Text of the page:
Monday, March 21, 2005

Satellite Radio: The Future Is in the Past

Here's the latest from the world of satellite radio, from

[As] FM radio turns away from rock, satellite is picking up some of the slack. "The decline of rock on FM radio is of huge interest to us," says Lee Abrams, chief programming officer for XM. "We play tapes of rock radio from the Fifties, Sixties and Seventies and think about how we can bring that back in 2005."

XM's thirteen rock channels include Deep Tracks, a classic-rock station that goes beyond the limited playlist of its FM counterparts. Listeners tune in for shows such as Then Again Live, which invites artists to re-create classic albums in the studio -- the Allman Brothers Band tore through its 1972 Eat a Peach recently. And Tom Petty DJs a free-form show, Buried Treasure, on which he plays everything from Ella Fitzgerald to Jimi Hendrix.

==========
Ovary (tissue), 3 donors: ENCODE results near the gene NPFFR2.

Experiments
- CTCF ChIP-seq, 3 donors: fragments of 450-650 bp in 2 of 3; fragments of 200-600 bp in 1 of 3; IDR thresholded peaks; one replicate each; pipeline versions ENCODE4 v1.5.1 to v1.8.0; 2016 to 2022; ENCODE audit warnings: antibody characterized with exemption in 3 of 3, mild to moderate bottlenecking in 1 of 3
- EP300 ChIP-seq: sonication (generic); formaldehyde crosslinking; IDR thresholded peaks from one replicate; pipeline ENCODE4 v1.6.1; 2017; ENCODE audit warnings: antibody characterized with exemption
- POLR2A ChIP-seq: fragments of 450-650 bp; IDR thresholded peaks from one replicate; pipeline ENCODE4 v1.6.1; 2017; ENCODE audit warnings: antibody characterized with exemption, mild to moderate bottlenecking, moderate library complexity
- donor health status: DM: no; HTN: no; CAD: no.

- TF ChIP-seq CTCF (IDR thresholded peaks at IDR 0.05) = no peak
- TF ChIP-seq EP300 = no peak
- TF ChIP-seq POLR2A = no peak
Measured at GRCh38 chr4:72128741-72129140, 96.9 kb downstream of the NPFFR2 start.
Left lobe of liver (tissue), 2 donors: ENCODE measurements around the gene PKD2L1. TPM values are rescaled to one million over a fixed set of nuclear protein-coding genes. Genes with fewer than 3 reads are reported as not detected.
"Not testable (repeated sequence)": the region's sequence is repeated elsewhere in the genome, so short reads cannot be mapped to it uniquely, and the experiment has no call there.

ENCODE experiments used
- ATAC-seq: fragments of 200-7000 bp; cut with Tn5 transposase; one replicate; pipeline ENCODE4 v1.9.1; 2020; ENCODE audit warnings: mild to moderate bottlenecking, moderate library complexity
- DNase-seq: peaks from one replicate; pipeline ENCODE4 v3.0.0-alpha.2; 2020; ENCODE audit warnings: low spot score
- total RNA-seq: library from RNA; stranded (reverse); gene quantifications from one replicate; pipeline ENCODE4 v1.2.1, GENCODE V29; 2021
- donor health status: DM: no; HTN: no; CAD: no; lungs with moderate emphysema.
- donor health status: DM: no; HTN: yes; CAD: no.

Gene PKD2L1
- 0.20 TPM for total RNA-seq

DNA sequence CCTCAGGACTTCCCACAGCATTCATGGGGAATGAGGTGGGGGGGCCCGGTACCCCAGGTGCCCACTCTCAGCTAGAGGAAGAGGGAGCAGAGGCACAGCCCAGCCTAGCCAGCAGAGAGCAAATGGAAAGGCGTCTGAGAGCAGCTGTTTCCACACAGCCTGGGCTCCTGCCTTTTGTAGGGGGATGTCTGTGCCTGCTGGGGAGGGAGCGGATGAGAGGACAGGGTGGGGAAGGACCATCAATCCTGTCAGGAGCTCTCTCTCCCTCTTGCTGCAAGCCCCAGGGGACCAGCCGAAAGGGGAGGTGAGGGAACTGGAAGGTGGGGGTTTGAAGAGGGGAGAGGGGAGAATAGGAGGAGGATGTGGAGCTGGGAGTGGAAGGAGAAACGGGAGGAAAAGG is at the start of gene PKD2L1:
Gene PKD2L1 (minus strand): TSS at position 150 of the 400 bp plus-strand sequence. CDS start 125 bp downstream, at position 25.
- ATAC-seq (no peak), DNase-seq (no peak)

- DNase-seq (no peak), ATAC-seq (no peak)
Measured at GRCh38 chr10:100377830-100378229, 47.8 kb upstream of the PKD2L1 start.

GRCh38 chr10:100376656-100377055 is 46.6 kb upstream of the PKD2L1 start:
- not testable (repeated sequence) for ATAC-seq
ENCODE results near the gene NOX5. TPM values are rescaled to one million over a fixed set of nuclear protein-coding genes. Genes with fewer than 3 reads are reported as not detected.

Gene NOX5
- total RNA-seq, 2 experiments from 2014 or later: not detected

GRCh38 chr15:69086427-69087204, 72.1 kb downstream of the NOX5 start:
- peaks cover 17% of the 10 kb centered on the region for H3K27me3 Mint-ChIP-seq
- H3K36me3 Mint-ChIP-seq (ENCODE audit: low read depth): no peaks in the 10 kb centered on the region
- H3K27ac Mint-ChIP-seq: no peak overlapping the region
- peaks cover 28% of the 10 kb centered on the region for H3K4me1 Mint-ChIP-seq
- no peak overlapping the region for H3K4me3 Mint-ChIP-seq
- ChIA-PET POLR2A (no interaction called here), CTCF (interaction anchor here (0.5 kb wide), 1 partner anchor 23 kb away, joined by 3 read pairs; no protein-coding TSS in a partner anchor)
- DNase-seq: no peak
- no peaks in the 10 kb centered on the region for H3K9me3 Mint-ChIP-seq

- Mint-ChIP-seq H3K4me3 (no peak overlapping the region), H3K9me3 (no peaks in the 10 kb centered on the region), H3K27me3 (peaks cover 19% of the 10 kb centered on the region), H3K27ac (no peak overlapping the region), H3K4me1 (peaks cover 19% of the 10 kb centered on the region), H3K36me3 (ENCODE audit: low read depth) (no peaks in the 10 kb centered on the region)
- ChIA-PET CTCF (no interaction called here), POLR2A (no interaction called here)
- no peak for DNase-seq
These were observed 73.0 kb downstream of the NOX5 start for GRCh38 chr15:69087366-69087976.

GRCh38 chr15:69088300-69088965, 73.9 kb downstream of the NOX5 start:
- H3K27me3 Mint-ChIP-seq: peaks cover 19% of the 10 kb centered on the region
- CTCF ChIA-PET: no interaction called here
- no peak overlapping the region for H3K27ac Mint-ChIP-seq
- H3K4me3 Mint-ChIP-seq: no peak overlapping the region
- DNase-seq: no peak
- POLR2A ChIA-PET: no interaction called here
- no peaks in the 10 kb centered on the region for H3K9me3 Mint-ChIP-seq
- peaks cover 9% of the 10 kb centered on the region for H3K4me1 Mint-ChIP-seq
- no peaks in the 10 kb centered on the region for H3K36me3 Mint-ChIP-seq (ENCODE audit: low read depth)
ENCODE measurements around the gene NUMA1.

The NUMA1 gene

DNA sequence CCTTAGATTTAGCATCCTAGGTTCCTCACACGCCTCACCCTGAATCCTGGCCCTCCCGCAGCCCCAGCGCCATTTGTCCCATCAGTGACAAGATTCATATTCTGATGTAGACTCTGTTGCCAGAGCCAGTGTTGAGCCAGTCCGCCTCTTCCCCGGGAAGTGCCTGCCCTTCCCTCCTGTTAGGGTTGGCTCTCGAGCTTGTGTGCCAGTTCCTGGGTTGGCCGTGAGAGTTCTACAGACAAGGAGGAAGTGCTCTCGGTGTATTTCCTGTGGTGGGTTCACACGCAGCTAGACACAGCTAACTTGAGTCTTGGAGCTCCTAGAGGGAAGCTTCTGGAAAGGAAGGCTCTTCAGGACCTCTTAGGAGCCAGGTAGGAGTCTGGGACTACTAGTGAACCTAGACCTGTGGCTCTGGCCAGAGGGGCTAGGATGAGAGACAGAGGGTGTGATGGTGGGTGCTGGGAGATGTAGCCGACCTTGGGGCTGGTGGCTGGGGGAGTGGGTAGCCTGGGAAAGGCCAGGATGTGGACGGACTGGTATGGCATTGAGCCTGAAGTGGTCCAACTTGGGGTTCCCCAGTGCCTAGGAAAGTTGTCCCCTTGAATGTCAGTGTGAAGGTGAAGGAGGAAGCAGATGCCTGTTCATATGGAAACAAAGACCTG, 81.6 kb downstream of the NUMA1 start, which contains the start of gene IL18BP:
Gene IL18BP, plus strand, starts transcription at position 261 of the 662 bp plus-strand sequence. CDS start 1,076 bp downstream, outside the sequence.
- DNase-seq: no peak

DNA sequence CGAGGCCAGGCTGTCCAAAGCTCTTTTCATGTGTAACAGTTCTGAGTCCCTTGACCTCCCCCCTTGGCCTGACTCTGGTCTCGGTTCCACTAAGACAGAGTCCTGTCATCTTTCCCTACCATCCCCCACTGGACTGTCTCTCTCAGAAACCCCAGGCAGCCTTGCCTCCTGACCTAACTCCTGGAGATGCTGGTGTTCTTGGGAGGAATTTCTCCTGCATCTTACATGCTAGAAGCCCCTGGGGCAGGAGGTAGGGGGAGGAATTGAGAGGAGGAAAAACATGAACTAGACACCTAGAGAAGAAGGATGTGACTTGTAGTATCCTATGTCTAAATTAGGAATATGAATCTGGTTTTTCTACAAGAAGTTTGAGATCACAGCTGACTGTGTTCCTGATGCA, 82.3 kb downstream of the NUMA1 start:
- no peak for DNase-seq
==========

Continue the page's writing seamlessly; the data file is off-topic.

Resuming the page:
...Traditional-radio execs say they're unconcerned by satellite's comparatively tiny numbers. "It's a blip," says David Field, CEO of Entercom, the fourth-largest radio conglomerate.
After reading that last quote, I have never wanted satellite radio more. What a jackass. I'm guessing it's that kind of visionary leadership that has Mr. Field's company in fourth place. Oh, and "Entercom" is a really stupid name for a radio conglomerate. So there!

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